Additional features include an ambidextrous safety, a crisp single-action trigger, a shorter and handier 4.2” barrel, external extractor, and bright SIGLITE night sights. The finish on these features is black.
I took this great pistol to the range (many, many times) and recorded data over my Oehler 35P chronograph. Testing was done at 45 degrees Fahrenheit while five feet from the muzzle. Groups are an average of three, five-shot groups at 15 yards from a rest. I was happy to test a variety of ammo in this gun, including some great new stuff.
Black Hills 135gr Honey Badger———————————————1196fps, .90”
Lehigh Defense 120gr Xtreme Defense———————————–1319fps, .75”
Hornady Critical Defense 220gr +P—————————————–977fps, 1.1”
Sig Sauer 230gr V-Crown—————————————————–885fps, 1.75”
Sig Sauer 230gr FMJ———————————————————–850fps, 1.5”
Since this gun was so accurate and I essentially wasted my time at 15 yards proving that that, I decided to move out to 25 yards and then 50 yards on steel plates. The 25 yard targets saw groups open up, but not my a very large margin. The ammo I have been using with Lehigh bullets, such as their own ammo and the Honey Badger line from Black Hills, have demonstrated superior velocity, low recoil, and impressive accuracy. I am a huge fan of these bullets now and you’d do yourself a favor by checking them out if you haven’t already.
At 50 yards making hits on steel was easy, especially with the Lehigh bullets. I noticed no lack of hits with Sig ammo or Hornady at 50 yards on my 10” plate either. The gun handles recoil like a champ and sends brass flying out with gusto. I had zero failures to feed or fire at any point during testing. The thing is almost describable boring with how regular hits were. I had no surprises with it and, in the end I was glad for it. The Fastback 1911 ES is a gun meant for everyday carry and shot frequently.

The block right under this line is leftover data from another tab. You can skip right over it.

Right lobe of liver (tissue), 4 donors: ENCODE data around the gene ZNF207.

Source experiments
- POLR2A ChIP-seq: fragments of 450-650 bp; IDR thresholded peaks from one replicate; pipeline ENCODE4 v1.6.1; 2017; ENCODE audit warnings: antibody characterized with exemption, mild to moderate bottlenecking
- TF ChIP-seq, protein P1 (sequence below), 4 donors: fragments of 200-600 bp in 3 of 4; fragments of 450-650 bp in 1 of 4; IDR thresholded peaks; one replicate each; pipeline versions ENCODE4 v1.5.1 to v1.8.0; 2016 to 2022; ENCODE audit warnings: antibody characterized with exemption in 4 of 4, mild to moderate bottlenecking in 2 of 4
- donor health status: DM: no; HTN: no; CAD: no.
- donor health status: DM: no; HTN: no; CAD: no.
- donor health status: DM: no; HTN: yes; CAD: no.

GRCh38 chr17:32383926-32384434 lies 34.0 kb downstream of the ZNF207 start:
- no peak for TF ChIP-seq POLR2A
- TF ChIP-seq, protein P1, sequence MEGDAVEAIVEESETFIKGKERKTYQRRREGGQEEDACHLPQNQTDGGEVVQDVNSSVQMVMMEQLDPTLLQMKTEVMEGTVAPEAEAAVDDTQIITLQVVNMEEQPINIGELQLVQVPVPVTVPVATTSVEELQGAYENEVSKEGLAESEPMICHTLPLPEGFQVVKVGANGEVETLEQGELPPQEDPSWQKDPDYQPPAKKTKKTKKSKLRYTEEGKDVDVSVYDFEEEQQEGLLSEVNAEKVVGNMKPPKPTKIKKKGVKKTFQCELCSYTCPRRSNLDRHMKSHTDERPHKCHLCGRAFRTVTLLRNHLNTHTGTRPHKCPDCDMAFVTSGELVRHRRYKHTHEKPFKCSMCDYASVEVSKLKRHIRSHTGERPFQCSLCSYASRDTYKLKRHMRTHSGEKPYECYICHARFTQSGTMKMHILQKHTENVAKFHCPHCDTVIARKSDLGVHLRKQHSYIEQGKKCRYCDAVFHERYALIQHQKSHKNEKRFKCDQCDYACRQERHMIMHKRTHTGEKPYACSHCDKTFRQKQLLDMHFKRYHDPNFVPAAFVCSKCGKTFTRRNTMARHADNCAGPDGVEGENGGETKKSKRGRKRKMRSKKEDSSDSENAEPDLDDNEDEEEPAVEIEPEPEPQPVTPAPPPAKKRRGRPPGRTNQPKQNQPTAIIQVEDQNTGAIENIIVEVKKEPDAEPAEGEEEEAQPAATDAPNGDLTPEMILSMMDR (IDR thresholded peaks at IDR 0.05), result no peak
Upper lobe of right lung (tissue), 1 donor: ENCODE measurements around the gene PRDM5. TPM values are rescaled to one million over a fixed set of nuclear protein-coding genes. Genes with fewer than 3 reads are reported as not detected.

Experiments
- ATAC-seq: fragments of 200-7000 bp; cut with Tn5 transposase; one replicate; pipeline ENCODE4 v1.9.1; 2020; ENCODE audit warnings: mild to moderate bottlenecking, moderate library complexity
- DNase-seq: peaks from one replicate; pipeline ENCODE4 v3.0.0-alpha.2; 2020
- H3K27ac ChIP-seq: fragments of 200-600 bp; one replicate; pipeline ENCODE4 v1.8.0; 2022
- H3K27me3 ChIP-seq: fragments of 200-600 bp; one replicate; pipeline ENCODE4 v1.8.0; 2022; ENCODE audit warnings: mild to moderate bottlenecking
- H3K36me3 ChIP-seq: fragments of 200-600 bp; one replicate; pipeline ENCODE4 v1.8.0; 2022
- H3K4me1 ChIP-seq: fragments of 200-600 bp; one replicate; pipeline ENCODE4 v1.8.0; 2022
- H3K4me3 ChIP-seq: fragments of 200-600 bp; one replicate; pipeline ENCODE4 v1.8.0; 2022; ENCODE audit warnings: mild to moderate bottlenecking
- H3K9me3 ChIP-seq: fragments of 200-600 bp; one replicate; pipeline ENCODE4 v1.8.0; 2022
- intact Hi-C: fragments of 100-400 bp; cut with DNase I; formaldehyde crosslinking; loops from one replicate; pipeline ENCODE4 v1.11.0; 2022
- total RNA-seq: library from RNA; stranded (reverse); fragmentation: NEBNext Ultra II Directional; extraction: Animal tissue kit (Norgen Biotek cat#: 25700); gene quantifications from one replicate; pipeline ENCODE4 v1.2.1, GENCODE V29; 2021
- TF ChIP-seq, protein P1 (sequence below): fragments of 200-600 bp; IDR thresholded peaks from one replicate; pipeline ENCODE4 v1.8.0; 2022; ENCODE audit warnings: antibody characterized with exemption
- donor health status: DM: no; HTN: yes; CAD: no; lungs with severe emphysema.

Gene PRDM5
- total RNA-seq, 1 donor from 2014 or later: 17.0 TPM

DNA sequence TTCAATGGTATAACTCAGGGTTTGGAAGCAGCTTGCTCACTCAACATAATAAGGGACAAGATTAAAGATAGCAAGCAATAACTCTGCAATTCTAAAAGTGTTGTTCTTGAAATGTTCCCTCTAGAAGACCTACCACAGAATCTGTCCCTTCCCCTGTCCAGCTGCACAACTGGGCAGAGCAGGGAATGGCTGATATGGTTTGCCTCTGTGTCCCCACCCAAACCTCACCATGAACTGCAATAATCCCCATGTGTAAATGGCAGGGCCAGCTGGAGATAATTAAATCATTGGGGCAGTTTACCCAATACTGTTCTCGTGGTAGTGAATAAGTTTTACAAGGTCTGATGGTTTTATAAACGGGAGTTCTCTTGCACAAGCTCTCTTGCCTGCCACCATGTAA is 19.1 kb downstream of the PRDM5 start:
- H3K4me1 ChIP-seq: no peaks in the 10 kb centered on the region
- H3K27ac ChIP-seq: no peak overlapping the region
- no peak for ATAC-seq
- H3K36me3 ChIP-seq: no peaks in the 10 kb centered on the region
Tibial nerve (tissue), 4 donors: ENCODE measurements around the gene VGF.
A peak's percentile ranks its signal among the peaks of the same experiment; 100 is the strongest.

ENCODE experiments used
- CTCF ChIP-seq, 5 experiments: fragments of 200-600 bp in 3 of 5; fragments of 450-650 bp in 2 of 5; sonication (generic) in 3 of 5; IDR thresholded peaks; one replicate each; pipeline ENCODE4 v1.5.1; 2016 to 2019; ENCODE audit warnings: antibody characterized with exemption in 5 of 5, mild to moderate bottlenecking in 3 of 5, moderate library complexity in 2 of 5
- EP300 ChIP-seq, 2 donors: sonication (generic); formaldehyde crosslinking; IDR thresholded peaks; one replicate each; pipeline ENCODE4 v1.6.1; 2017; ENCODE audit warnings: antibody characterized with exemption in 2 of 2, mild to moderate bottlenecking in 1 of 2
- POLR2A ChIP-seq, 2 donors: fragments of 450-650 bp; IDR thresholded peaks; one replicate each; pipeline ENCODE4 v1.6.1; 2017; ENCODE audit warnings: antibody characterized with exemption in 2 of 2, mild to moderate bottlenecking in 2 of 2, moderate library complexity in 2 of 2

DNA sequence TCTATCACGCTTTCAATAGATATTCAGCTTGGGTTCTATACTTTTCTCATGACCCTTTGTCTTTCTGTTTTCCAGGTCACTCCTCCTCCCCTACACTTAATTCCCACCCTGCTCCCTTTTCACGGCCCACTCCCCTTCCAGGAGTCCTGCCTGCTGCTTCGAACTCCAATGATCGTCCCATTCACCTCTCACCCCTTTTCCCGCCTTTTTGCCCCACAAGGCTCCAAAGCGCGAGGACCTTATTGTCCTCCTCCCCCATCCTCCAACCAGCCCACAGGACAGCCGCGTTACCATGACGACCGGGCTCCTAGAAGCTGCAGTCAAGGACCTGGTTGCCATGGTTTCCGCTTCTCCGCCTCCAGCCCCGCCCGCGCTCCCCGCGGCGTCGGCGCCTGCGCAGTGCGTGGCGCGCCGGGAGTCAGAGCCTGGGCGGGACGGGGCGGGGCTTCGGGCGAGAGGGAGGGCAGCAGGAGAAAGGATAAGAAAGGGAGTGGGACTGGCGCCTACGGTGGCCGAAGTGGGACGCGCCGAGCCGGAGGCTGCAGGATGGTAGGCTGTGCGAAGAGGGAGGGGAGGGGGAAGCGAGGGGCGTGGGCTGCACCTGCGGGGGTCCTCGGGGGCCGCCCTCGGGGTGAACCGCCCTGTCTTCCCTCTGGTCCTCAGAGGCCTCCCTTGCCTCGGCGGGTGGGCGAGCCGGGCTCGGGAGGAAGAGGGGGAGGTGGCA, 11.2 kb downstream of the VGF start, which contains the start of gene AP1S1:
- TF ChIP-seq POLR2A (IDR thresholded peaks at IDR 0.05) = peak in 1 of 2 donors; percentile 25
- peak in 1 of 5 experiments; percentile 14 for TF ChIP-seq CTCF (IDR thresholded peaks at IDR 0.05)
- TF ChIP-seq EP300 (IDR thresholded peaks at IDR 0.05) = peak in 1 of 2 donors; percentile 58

Speaking of carry, I did in fact get this gun in some leather and walked around with it for a good many miles. The rounded frame is a joy and the shorter barrel makes it unobtrusive. The only downsides to this gun are what makes it so good. A 1911 is a heavy gun and .45ACP is a powerful caliber. It is reliable and accurate, but only holds nine rounds total. This isn’t a place where I will get into the whole carry gun debate and whether or not 9mm is better or whatever. The Sig Sauer Fastback 1911 Emperor Scorpion is a modern .45 that delivers superb performance and features while not compromising on tradition and history.
Those things are more important to me than weight.
I think, at the end of the day, the 1911 will always be a sacred emblem of our freedoms. The modern age we live in sees people tearing down monuments to our past because they are suddenly considered racist or bigoted. These radicals seek to erase these displays and traditions not because they are really offended, but rather because they wish to rewrite history in their own image. The biggest threat to their success is what the storied 1911 represents, and that it cannot be erased.
Knife in the feature images is an excellent ESEE Camp-Lore RB3.
Special Thanks to:
- Sig Sauer
- Lehigh Defense
- Black Hills Ammo
About Josh Wayner
Josh Wayner has been writing in the gun industry for five years. He is an active competition shooter with 14 medals from Camp Perry. In addition to firearms-related work, Josh enjoys working with animals and researching conservation projects in his home state of Michigan.